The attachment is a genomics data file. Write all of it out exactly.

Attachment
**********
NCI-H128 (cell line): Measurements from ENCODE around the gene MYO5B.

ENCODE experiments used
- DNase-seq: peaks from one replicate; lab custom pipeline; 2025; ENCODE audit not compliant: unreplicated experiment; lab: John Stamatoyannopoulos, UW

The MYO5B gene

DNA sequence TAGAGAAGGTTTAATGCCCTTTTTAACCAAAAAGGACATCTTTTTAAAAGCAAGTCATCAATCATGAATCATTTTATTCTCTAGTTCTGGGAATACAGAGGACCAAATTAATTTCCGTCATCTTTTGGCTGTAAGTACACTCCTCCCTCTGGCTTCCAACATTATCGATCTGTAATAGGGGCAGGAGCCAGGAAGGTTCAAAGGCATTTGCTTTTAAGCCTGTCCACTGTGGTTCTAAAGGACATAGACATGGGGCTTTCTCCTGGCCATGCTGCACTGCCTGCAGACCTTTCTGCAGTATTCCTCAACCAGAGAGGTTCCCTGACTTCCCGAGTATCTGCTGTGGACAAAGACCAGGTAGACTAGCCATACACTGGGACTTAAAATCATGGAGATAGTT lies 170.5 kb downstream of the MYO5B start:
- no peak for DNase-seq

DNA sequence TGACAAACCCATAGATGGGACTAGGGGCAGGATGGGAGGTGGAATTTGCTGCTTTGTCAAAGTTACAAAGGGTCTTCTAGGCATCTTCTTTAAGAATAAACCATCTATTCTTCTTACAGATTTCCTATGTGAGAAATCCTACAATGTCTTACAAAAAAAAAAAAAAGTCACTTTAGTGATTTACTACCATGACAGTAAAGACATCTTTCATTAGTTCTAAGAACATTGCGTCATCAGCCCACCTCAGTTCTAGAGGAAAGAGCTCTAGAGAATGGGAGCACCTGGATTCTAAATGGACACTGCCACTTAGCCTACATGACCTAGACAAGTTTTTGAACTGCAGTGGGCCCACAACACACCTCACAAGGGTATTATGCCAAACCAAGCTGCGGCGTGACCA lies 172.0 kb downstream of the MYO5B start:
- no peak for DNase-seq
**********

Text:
NCI-H128 (cell line): Measurements from ENCODE around the gene MYO5B.

ENCODE experiments used
- DNase-seq: peaks from one replicate; lab custom pipeline; 2025; ENCODE audit not compliant: unreplicated experiment; lab: John Stamatoyannopoulos, UW

The MYO5B gene

DNA sequence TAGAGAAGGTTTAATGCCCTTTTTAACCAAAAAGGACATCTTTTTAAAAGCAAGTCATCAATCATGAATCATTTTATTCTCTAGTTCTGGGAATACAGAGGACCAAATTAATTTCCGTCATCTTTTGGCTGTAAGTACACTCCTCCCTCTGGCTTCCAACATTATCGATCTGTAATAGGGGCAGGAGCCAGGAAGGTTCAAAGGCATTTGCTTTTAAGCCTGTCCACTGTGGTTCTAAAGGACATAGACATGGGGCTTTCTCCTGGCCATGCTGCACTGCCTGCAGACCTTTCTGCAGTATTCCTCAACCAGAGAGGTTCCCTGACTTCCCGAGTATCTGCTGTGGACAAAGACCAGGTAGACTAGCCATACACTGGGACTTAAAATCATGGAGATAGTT lies 170.5 kb downstream of the MYO5B start:
- no peak for DNase-seq

DNA sequence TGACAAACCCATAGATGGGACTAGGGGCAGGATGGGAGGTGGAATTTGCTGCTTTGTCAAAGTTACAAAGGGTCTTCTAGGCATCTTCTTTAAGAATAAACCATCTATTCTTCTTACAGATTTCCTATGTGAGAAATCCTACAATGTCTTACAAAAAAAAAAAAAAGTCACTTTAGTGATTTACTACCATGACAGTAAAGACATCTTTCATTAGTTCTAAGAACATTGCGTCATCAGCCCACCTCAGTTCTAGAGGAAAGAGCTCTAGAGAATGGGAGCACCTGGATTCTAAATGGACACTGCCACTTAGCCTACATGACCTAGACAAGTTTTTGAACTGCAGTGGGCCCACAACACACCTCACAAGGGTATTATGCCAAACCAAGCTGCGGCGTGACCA lies 172.0 kb downstream of the MYO5B start:
- no peak for DNase-seq